Wednesday, September 22, 2010

The Tenth Parallel by Eliza Griswold

I was introduced to this book through a Fresh Air Interview on NPR with the author. The Tenth Parallel refers to the line of latitude dividing Christianity and Islam in several African and Southeast Asian countries. The book examines the political, social, and economic clashes along this line between the two major religions.

To me the most interesting part of the book was Griswold's account of accompanying Franklin Graham, son of the Rev. Billy Graham and founder of the humanitarian relief organization Samaritan's Purse, on a visit to Sudan to meet with President Omar al-Bashir. According to Griswold, Graham was, unfortunately, seen as a representative for all of America and Christianity. Graham and Bashir (who is Muslim) spent most of their time trying to convert the other to their own religion. Another interesting aspect of the book explored the role of influential Christians in the formation of US foreign policy, which has been perceived as using US global prominence as an extended evangelistic took. Some may debate the validity of that, but it is worth considering.

The other valuable aspect of the book is exploring Muslim societies in Africa and Asia rather than the Middle East. This helps paint Islam as a global religion and not exclusive to a few ME countries, especially Indonesia--the most populous Islamic country. I appreciated the author maintaining an unbiased opinion in reporting on the two religions and she does a commendable job of showing the positives (social justice and humanitarian work) and negatives (religious/politically fueled killing and wars) initiated by Christianity and Islam.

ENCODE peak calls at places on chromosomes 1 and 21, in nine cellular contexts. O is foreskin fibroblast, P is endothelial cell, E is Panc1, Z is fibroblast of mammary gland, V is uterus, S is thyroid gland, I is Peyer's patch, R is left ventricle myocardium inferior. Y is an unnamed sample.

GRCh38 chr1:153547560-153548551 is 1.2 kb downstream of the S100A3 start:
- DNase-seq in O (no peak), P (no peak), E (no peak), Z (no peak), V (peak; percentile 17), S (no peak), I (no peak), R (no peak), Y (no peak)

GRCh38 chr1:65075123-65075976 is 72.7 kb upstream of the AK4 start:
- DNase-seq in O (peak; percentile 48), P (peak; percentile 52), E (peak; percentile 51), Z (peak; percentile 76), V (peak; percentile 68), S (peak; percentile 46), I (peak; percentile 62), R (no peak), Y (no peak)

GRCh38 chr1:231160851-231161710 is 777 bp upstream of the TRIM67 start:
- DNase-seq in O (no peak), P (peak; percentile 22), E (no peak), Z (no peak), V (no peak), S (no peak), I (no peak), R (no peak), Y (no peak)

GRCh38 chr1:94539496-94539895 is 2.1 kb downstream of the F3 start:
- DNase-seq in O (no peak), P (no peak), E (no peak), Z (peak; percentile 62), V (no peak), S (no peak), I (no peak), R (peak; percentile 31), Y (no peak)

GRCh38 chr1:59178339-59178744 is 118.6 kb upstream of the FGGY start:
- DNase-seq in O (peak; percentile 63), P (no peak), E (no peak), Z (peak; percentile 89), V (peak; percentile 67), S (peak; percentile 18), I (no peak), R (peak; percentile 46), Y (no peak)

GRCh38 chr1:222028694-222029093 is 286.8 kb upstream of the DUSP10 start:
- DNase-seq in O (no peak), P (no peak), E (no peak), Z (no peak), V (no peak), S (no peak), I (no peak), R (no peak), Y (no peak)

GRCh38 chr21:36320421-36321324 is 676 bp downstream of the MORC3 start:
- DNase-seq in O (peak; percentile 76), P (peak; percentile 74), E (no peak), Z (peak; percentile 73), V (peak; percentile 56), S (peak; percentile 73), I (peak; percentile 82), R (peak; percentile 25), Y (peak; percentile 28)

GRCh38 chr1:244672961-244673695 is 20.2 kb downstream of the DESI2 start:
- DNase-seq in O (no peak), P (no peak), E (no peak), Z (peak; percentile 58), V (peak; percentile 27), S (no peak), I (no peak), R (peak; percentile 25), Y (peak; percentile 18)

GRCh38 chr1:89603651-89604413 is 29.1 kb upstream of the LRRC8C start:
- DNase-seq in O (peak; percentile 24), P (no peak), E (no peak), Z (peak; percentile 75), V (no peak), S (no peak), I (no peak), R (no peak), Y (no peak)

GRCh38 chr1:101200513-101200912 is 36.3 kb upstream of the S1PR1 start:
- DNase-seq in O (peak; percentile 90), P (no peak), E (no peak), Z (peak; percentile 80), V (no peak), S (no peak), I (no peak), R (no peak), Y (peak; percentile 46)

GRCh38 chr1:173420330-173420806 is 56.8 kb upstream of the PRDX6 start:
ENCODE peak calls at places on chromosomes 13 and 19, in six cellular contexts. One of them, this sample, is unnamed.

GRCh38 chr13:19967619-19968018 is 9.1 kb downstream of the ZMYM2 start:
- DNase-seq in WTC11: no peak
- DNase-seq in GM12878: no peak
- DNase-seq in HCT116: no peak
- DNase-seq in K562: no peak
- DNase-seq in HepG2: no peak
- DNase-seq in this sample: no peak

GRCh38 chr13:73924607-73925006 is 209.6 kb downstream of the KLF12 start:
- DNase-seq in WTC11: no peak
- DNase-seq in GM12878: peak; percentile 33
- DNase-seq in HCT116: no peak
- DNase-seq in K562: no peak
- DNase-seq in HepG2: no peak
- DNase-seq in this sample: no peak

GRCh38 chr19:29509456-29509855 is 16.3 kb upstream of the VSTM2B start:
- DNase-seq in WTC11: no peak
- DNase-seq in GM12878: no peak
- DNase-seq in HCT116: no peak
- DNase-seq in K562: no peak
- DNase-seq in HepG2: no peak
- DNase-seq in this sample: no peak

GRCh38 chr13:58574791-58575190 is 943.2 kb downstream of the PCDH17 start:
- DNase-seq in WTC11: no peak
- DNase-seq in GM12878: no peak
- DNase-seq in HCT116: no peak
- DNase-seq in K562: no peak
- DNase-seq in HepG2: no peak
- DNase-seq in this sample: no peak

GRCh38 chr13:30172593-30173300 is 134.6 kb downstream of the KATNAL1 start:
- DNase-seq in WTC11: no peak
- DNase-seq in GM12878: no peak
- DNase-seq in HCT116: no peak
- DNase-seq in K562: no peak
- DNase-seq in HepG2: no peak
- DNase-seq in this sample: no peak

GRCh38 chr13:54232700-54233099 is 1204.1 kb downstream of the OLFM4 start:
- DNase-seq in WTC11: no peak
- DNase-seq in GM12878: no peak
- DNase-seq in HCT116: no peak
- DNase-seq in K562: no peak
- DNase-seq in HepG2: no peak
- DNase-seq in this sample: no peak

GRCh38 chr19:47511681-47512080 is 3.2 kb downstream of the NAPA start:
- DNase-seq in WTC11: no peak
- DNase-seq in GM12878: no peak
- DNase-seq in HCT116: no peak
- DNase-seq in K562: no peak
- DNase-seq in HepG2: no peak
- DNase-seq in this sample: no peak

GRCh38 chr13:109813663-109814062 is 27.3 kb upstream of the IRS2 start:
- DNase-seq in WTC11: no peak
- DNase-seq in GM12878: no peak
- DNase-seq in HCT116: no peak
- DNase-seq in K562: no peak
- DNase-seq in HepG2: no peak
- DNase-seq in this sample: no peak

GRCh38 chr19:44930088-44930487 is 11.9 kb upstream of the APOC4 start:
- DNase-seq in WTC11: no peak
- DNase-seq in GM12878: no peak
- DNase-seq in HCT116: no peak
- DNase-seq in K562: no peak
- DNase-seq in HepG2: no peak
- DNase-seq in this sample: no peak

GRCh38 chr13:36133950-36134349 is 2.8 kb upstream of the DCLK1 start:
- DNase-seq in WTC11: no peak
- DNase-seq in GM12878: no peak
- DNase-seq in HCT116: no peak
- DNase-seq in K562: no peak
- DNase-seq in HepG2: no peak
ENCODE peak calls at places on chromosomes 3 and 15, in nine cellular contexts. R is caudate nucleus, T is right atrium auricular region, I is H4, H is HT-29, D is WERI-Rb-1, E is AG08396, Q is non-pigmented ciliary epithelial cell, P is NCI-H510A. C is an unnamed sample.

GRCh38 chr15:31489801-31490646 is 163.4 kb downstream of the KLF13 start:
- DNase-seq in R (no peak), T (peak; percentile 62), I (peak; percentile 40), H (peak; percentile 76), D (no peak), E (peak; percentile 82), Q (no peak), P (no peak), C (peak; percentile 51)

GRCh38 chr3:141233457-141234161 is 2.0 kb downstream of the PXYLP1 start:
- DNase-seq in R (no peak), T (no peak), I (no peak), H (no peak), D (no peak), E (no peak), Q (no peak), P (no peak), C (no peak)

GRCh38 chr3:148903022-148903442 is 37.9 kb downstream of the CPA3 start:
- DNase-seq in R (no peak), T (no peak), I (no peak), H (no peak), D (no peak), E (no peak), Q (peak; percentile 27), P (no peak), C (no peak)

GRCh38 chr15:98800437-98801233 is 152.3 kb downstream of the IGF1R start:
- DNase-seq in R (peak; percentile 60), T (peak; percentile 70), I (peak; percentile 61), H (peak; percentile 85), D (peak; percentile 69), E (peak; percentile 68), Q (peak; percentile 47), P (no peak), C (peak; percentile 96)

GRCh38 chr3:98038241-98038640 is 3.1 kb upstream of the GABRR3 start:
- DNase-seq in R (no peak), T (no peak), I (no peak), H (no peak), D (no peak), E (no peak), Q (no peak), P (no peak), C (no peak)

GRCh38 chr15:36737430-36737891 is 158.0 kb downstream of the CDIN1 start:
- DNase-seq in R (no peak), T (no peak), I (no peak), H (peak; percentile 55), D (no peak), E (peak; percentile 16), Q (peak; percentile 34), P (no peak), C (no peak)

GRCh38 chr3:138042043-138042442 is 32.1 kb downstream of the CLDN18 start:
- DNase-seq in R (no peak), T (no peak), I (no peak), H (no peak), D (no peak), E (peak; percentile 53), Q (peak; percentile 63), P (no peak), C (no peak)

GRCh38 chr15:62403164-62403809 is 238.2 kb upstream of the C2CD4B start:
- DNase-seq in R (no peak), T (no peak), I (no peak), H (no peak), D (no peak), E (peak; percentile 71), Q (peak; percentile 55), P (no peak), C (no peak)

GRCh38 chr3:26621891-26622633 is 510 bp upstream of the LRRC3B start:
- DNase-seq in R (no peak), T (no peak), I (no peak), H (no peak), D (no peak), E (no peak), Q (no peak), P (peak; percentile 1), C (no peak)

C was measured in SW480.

The overall impression I left with from the book is that the conflict between the two religions in Sudan, Nigeria, Ethiopia, Indonesia, Malaysia, and the Philippines is more driven by political and economic issues rather than religious disagreements. That may or may not be true.

For a much better introduction to the book than this review, visit NPR's website with the interview. I'll admit this isn't the most interesting book I've read and can be historically dense at times, it is certainly relevant and helpful to gain a proper global understanding of the two religions.

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